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April 1, 2011

Appropriations

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Mr. BROWN of Massachusetts. Mr. President, I enjoyed the previous speaker's presentation. I come to the floor to talk about the ongoing negotiations between the White House, Speaker Boehner, and my colleagues in the Senate regarding the appropriations for the current fiscal year.

Since the beginning of the 112th Congress, the House and Senate have been trying to find common ground to finish the appropriations for fiscal year 2011. Instead of reaching a long-term compromise, we passed no fewer than six short-term continuing resolutions.

Not only does that disrupt our military men and women who are trying to serve but also every other facet of government and people's lives throughout this country. The funding resolutions that provide little in the way of addressing our staggering deficit have little certainty with our trading partners and absolutely no certainty whatsoever to the world market in terms of our ability to manage our Nation's finances.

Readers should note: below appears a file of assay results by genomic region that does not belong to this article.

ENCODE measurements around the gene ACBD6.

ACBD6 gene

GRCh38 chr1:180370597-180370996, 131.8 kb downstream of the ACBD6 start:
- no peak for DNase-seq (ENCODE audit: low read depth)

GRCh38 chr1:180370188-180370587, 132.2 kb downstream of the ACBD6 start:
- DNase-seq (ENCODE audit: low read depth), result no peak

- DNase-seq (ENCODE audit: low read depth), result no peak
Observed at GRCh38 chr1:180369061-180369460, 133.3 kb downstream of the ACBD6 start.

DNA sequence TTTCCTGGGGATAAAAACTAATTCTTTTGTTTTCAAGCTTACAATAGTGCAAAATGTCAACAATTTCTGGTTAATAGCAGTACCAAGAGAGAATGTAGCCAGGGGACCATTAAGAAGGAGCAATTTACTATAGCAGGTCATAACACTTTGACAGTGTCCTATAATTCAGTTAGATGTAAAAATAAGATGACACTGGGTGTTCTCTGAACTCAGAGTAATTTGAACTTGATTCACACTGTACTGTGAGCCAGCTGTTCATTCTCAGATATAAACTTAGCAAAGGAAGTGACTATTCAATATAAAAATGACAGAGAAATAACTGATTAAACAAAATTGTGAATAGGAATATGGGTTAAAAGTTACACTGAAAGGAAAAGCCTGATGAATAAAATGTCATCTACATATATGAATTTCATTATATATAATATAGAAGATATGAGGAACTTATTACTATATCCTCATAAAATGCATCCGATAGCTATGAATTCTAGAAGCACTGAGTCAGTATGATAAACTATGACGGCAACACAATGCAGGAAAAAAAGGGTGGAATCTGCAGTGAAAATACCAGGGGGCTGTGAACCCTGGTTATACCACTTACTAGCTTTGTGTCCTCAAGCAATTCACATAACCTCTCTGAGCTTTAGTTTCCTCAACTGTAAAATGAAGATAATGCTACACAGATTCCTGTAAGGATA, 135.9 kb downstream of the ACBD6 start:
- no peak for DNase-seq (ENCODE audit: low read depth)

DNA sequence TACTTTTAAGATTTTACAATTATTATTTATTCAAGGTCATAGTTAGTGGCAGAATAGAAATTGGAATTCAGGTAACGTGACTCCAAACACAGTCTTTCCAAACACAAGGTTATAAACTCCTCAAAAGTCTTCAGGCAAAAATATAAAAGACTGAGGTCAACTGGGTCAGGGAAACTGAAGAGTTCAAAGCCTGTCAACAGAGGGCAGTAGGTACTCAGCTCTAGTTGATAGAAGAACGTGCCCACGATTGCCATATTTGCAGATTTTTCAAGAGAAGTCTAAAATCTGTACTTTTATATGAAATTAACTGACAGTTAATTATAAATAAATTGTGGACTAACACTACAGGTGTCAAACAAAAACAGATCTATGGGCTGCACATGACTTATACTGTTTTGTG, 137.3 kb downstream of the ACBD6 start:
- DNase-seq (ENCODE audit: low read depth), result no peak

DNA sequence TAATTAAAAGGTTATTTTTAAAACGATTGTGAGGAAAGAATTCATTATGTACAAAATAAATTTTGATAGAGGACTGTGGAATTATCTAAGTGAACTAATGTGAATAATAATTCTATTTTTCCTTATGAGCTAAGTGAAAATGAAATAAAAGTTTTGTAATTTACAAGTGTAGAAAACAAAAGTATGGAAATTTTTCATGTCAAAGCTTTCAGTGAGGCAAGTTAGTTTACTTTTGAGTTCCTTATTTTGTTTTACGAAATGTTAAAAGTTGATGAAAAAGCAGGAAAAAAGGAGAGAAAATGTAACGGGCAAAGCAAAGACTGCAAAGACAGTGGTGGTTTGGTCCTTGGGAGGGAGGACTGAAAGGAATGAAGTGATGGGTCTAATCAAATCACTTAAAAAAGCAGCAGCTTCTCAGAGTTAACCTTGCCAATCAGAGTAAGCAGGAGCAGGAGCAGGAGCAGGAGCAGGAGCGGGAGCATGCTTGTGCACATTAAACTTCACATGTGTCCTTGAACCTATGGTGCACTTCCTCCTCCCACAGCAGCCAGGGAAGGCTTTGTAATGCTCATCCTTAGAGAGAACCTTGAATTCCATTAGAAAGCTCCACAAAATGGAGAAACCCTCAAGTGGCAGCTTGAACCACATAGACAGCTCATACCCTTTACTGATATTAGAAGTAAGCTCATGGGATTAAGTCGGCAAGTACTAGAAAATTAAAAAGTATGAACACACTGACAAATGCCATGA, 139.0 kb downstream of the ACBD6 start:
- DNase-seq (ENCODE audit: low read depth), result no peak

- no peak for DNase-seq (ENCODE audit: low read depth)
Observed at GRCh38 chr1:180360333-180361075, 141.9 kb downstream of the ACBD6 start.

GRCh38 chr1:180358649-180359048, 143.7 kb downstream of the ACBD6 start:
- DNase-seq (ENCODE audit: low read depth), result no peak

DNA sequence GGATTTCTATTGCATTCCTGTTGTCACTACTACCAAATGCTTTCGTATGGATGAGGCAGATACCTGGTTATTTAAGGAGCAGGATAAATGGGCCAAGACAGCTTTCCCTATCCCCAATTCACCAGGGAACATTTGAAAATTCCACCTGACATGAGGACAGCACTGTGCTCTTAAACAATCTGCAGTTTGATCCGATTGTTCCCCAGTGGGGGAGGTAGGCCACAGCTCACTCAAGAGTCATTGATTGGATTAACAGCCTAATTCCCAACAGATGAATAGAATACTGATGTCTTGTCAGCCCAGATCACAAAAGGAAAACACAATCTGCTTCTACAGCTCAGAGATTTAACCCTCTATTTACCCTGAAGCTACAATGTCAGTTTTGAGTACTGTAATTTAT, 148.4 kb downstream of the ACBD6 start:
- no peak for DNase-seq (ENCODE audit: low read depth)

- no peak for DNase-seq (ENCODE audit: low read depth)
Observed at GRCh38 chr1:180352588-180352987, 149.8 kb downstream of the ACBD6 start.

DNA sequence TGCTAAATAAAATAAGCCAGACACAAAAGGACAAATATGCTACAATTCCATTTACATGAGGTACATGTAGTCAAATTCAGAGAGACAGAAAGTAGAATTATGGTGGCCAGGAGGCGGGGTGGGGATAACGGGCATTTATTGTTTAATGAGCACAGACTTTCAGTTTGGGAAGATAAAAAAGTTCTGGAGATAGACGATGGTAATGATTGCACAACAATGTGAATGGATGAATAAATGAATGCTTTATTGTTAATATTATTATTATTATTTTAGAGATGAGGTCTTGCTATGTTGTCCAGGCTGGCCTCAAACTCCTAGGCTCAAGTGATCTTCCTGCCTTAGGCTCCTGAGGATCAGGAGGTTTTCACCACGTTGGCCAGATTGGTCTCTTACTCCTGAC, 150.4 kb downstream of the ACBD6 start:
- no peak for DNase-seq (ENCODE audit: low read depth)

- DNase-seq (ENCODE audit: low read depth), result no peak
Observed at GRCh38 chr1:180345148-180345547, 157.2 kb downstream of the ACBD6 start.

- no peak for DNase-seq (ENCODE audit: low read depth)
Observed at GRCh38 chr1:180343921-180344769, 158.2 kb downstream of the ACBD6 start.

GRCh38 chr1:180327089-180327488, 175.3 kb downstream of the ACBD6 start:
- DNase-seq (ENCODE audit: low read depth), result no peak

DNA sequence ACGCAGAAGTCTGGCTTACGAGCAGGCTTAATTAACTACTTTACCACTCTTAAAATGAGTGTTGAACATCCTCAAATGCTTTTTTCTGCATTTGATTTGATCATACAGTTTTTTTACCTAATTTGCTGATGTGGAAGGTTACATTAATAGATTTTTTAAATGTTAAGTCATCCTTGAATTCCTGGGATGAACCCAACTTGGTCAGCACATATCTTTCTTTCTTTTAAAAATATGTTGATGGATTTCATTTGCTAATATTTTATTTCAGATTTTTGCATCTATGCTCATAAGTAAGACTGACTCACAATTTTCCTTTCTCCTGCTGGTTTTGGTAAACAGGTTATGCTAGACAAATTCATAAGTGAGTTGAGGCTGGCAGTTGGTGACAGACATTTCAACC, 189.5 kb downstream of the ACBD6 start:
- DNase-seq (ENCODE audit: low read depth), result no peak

Sadly, rather than reaching a workable, bipartisan solution, responsibly addressing our staggering deficit, which is expected to reach $1.5 trillion this fiscal year, our leaders have repeatedly given us false choices between continuing resolution proposals that don't go far enough to reduce Federal spending and proposals that I believe establish the wrong priorities for me and my State and many other people as well throughout this Chamber.

I believe many of the choices that were made disproportionately affect low-income families and seniors. One of my Senate colleagues, if you remember, characterized this process as a ``Hobson's choice.'' I agree. The world right now is looking for two things--the world markets, financial markets--and the people who invest in this country are looking for two things. They want us to do a lean and mean budget, get our fiscal and financial priorities in line now. They are also looking for us to tackle entitlements, whether it is military, Social Security, Medicare, Medicaid, et cetera. Then they will know that, in fact, they can invest here.